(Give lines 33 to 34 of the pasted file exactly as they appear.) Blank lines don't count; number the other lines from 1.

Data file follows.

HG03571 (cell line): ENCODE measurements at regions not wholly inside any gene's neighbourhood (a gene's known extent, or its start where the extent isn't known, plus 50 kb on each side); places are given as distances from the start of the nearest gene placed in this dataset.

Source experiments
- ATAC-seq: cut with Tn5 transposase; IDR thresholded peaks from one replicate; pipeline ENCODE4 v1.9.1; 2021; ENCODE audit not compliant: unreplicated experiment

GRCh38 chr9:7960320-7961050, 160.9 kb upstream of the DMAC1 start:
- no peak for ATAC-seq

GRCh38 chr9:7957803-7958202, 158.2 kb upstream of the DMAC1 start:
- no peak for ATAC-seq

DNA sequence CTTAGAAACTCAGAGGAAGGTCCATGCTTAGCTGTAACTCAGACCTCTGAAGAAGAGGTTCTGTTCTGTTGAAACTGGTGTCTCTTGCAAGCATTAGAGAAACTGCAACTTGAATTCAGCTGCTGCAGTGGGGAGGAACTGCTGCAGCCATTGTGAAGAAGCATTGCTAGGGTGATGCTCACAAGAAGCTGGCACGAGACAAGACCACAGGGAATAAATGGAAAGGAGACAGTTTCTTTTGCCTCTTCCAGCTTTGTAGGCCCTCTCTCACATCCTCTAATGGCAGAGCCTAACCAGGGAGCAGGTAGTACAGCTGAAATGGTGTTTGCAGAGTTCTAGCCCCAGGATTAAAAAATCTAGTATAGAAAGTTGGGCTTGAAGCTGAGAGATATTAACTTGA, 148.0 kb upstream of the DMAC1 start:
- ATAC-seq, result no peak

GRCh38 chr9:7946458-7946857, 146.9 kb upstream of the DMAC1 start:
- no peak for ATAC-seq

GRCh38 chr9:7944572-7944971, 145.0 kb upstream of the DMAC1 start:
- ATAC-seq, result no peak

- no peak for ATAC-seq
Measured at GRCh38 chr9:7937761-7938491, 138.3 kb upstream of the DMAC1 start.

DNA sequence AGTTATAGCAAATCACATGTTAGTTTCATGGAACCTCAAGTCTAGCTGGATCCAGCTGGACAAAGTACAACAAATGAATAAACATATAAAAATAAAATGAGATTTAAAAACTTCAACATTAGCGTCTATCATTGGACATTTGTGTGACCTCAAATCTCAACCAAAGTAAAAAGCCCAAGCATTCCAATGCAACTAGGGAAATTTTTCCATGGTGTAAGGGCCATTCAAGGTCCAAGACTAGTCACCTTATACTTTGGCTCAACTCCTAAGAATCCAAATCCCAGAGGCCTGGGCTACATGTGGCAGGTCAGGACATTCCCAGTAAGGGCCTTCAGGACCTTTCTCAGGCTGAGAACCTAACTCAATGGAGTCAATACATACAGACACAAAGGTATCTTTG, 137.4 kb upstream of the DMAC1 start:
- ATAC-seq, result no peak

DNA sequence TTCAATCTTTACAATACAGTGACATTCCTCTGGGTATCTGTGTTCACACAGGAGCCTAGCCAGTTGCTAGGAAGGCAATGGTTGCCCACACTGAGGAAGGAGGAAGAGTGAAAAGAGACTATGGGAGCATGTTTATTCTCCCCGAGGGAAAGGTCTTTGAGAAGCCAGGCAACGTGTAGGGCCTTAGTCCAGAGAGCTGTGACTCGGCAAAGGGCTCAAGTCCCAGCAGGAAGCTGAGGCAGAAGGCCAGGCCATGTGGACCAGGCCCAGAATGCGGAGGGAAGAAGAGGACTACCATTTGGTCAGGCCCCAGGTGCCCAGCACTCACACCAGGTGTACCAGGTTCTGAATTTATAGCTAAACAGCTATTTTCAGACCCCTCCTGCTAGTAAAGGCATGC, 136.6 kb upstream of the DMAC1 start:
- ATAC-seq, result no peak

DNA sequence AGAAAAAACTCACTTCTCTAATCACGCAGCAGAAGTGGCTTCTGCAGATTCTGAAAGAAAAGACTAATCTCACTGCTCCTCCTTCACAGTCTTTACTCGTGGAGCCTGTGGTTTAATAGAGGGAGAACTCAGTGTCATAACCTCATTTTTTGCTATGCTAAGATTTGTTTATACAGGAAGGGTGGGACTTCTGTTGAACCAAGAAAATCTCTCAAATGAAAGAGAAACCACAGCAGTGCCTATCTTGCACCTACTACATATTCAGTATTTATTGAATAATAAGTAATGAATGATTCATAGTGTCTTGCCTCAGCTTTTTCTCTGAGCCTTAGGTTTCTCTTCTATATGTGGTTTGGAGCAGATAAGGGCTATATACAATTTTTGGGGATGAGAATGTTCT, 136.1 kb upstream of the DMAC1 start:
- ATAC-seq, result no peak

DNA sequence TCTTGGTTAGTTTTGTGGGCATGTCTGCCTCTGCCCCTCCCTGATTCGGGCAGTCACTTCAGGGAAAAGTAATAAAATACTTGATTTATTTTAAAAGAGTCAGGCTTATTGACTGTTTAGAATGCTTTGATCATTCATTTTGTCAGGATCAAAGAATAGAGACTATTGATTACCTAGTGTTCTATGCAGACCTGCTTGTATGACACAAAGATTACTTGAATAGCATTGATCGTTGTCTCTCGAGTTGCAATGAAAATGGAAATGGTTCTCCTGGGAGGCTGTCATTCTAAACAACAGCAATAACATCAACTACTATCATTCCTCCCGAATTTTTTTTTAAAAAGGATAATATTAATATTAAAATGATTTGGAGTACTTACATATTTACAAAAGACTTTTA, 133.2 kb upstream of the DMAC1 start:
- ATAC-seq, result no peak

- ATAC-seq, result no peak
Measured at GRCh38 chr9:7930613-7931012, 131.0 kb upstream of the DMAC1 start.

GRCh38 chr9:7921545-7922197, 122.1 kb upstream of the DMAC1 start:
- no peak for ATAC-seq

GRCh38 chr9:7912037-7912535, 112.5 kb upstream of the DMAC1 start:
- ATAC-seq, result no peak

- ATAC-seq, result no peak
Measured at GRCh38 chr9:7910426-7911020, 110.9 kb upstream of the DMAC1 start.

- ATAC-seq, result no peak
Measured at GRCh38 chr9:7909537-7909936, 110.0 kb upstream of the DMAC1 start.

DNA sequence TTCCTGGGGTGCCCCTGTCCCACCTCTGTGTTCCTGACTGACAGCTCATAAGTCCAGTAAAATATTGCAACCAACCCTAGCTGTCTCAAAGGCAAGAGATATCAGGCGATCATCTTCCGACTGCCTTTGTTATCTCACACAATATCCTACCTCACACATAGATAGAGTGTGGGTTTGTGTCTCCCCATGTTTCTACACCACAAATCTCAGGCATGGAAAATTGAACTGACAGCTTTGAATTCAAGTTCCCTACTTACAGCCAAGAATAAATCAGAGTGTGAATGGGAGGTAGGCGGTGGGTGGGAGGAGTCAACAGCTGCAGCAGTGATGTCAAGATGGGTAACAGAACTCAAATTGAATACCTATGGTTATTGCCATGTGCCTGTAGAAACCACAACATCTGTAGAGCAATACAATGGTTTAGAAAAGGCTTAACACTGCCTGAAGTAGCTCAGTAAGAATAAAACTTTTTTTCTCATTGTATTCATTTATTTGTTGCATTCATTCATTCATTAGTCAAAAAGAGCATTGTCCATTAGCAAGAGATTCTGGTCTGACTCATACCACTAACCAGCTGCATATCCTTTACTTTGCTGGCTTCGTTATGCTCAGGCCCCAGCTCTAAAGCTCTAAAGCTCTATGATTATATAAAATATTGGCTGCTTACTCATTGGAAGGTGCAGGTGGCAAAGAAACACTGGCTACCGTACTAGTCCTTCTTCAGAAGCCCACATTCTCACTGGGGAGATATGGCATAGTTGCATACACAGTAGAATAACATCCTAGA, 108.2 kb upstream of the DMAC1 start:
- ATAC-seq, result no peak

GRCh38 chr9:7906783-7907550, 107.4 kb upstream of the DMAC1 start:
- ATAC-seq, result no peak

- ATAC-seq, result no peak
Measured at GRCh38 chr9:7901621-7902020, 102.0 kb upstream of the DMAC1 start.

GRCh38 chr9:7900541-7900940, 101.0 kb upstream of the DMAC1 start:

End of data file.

Measured at GRCh38 chr9:7909537-7909936, 110.0 kb upstream of the DMAC1 start.

DNA sequence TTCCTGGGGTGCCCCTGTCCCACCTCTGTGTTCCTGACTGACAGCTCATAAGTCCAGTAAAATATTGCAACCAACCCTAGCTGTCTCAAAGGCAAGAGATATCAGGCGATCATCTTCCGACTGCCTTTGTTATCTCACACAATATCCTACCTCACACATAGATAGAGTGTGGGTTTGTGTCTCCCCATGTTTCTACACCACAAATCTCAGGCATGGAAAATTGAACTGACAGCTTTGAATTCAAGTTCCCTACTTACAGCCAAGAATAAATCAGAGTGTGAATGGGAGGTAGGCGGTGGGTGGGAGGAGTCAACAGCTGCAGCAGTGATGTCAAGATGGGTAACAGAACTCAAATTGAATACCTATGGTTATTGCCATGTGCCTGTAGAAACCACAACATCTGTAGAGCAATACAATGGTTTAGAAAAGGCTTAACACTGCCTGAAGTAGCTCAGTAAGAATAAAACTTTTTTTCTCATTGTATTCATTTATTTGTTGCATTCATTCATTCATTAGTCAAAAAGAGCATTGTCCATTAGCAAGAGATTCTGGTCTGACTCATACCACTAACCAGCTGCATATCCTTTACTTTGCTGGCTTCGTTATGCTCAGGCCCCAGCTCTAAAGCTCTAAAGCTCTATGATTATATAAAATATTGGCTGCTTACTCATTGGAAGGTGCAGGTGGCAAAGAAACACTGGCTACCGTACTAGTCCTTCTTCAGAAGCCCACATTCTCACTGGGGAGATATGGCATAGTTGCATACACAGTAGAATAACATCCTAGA, 108.2 kb upstream of the DMAC1 start: